February 22, 2017 12:50:52 am
THE CONCERTED effort by Pimpri-Chinchwad Municipal Corporation’s election staff, to increase the voting percentage, resulted in what poll officials described as a “historic high” of 67 per cent voting percentage, a jump of 15 per cent from the 2012 civic elections. It was the highest voting percentage in the 10 municipal corporations across Maharashtra that went to polls today. PCMC poll officials said in the last six civic elections, PCMC voting percentage has always hovered between 50-60 per cent, and had never reached close to 70 per cent.
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The polling was held across 32 panels to elect 128 corporators to the PCMC general body. “The polling was peaceful and smooth. There were some incidents of EVMs malfunctioning, but they were sorted out quickly,” said Yeshwant Mane, chief of the PCMC’s election department. Describing the voting percentage as the highest in PCMC history, Mane said,”It is a big achievement….” Municipal Commissioner Dinesh Waghmare said, “We had put in our best efforts to increase the voting percentage. We had predicted that polling would be around 70 per cent and it has been along expected lines,” he said.
In at least three places, the EVMs developed problems pertaining to “configuration error”, but poll officials said they were replaced in less than 15 minutes.
Both the political parties in race for power at PCMC — NCP and BJP — claimed that the high voting percentage would work in their favour. “We will now be in power and the NCP will have to sit at home…,” said BJP’s Pimpri-Chinchwad unit president Laxman Jagtap, claiming that his party will get between 70 to 80 seats. The NCP ridiculed BJP’s claim, saying NCP voters had come out in a big way and voted for the party. “We will remain in the saddle no matter what the BJP claims,” said NCP leader Yogesh Behl. Shiv Sena MP Shrirang Barne said the NCP would emerge as the largest party, while the Sena will get between 30-40 seats, and the BJP will finish third.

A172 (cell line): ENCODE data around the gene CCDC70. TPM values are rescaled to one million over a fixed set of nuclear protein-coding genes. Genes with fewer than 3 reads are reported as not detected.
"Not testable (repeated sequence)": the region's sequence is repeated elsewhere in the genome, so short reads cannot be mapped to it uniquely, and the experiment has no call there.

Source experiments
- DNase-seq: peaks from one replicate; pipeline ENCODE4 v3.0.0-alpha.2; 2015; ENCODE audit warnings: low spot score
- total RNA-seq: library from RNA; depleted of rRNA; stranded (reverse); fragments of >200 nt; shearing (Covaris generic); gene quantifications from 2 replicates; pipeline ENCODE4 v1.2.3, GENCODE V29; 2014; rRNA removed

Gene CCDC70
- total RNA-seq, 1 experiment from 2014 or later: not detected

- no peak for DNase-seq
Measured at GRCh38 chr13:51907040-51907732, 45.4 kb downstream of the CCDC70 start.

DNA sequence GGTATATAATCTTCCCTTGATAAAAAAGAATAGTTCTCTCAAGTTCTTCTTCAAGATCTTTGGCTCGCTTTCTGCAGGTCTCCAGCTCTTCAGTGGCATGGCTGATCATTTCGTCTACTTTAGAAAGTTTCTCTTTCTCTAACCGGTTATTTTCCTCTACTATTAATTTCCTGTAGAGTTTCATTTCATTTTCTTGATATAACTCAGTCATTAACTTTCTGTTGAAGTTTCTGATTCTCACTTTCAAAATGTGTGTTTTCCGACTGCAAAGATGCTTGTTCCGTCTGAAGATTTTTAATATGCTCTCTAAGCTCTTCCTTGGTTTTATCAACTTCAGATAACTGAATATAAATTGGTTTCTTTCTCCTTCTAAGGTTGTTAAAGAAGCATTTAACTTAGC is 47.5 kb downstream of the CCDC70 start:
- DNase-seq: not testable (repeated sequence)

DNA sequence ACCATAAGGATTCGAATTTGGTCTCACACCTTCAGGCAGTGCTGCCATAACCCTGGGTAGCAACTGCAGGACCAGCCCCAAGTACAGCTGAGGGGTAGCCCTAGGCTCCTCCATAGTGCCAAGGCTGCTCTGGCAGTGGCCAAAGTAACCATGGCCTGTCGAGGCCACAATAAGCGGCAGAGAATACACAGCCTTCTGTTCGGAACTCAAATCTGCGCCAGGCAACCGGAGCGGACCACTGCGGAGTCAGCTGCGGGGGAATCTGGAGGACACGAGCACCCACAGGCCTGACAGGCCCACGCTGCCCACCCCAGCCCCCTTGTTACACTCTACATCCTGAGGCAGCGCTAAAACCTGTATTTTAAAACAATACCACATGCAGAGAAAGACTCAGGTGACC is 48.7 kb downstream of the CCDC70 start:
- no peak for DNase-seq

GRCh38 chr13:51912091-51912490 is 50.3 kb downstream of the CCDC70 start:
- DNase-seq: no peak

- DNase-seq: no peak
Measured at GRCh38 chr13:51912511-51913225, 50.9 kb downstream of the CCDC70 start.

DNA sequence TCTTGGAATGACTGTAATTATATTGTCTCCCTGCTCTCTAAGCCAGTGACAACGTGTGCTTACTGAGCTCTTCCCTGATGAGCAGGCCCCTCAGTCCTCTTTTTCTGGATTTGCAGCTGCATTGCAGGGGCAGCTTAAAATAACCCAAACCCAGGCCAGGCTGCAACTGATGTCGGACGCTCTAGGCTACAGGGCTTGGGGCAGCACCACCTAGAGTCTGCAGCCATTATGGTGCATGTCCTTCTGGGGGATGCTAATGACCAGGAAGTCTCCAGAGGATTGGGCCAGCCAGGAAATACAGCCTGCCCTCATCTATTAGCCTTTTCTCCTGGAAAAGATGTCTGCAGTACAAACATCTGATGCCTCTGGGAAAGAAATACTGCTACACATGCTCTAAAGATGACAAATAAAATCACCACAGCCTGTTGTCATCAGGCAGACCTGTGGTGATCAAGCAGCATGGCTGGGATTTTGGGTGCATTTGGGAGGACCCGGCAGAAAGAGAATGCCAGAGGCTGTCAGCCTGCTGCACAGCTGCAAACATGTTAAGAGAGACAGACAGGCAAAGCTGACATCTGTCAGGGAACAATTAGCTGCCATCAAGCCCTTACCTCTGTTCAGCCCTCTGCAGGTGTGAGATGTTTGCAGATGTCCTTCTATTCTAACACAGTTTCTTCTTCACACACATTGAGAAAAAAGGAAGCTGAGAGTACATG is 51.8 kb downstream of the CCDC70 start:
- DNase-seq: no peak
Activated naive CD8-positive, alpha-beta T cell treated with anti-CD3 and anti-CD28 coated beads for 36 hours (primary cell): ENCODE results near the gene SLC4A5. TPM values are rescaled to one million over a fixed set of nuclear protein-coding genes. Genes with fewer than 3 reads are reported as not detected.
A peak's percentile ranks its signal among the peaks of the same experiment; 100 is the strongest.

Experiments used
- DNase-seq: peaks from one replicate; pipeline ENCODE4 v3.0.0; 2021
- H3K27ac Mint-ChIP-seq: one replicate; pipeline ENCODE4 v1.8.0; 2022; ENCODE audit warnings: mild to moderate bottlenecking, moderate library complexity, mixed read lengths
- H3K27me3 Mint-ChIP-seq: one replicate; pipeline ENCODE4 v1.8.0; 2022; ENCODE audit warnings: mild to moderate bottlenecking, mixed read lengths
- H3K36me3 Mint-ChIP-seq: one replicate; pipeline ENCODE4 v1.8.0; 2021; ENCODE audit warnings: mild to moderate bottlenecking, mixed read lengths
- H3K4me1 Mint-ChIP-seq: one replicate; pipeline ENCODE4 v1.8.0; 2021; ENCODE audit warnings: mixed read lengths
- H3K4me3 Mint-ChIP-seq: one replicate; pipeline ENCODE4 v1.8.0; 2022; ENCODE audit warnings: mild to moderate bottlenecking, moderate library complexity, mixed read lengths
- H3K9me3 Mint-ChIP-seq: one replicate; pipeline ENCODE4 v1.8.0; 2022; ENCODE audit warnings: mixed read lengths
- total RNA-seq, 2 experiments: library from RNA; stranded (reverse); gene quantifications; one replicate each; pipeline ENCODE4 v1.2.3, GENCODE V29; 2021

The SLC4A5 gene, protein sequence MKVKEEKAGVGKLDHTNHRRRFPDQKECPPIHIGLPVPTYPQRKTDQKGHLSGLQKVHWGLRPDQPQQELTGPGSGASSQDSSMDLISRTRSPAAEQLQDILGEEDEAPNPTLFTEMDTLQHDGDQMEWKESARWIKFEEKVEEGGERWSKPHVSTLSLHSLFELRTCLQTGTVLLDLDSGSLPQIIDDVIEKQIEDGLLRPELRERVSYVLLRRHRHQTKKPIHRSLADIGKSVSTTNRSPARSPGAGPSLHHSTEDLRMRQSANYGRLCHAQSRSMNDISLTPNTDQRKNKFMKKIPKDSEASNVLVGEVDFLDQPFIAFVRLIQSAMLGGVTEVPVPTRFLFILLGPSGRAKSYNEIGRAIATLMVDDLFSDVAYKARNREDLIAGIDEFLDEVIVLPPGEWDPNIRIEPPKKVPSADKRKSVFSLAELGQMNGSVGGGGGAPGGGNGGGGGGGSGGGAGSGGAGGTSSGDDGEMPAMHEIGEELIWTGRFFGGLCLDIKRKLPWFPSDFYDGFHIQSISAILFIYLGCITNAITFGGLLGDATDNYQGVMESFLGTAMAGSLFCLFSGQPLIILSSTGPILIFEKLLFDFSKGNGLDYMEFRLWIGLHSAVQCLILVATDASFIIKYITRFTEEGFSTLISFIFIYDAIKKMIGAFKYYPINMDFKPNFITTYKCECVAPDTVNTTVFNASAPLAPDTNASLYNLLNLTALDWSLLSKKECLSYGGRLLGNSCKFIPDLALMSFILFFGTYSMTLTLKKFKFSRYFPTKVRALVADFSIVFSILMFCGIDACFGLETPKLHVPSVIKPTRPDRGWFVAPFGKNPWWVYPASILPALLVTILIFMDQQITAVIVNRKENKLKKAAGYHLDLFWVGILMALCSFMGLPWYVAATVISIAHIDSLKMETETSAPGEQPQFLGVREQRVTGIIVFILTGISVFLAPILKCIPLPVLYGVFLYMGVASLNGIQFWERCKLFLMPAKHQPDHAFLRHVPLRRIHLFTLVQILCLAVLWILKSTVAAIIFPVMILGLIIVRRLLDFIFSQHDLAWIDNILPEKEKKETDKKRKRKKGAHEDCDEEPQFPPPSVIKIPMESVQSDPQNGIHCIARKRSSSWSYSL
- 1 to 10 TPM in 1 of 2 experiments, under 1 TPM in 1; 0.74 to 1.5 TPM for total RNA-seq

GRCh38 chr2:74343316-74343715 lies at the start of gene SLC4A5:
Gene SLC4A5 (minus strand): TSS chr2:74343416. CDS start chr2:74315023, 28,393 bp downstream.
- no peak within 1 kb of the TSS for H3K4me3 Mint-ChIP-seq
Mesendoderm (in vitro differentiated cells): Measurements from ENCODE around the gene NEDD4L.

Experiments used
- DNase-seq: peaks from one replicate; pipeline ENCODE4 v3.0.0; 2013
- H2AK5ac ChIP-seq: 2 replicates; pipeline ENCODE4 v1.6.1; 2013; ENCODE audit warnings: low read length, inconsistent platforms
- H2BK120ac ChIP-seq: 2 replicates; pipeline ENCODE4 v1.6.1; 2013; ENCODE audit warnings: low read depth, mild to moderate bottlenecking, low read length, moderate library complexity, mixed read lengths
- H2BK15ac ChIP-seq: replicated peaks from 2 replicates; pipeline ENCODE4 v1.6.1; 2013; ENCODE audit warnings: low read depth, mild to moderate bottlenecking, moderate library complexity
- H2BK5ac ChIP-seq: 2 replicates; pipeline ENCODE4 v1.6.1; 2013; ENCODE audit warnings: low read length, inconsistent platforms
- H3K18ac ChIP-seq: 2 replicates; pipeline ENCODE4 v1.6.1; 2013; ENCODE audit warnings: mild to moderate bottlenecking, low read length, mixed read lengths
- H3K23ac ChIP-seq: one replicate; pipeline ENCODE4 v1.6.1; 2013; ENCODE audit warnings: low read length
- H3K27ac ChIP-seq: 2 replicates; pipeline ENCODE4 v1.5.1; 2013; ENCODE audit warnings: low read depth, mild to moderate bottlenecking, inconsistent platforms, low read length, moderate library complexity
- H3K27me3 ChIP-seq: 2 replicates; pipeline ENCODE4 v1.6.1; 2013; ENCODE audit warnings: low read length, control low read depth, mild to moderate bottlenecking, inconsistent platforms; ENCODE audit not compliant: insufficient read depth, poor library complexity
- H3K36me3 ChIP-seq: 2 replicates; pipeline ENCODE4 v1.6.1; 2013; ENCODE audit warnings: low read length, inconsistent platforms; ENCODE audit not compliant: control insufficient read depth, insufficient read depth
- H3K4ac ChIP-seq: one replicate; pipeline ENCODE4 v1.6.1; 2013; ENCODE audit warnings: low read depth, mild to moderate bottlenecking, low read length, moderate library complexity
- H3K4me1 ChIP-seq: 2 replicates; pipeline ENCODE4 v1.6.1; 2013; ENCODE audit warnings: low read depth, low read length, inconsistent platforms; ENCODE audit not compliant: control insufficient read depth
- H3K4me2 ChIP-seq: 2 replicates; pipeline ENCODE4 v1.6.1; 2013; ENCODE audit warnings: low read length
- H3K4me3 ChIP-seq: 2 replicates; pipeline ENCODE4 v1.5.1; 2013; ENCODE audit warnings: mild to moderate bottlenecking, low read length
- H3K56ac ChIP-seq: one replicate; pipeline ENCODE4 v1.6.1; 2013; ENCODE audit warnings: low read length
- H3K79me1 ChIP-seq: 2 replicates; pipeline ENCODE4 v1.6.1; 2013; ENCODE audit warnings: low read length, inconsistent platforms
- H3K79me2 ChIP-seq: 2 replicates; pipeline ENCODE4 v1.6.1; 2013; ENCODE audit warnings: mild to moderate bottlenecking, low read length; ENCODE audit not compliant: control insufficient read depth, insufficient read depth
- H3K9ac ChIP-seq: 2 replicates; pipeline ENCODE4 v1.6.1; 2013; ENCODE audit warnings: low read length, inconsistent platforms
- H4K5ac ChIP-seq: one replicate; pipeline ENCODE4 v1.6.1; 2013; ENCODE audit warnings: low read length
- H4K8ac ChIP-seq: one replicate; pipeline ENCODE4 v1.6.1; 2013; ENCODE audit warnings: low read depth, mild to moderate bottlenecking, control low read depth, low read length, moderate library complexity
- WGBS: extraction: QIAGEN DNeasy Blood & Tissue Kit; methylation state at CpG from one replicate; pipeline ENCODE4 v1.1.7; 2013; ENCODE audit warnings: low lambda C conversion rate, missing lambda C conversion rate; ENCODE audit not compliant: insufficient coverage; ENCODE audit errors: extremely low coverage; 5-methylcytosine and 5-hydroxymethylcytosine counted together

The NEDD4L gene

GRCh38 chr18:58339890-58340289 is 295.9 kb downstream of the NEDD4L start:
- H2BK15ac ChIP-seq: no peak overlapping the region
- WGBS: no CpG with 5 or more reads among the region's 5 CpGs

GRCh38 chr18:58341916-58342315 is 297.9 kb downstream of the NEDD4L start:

The polling, which started at 7.30 am across 1,605 polling booths, was by and large peaceful. A few incidents of verbal exchanges between supporters of rival candidates were reported from some areas.
Vithalnagar area, near Nehrunagar, which falls in Panel No. 9, witnessed some tense moments as supporters of a candidate were allegedly attacked with a sword by the supporters of a rival candidate. “We have taken one person into custody …we immediately brought the situation under control,” said DCP Ganesh Shinde. In another incident in Pimpri Camp, a clash broke out between supporters of Dabbu Aswani and his rival Dhanraj Aswani. Both parties had lodged complaints against each other, said police.
The polling started in a low-key manner and it was only in the last two hours that it picked up momentum. Whether it was in Pimpri Camp, Yamunanagar, Dapodi, Kasarwadi, Sangvi, Wakad, Rahatni or Thergaon, the booths were chock-a-block with voters. Across town, poll officials closed the gates at 5.30 pm, but voting went on till close to 10.30 pm in at least three panels.
If the youngsters were at the forefront, the old and the ailing were not too far behind. Barely 15 days ago, 55-year-old Kisan Shankar Gaware had suffered a paralytic attack, yet he mustered the strength to reach the polling booth in Wakad. “I have come on my own… nobody has forced me,” he said. Gangubai Wankhede, 90, instantly drew attention as she tried to climb the stairs and reach the polling booth at D Y Patil school in Pimpri. “I am 90 year old and have voted many times,” she said. “Let me vote, go away,” she said.
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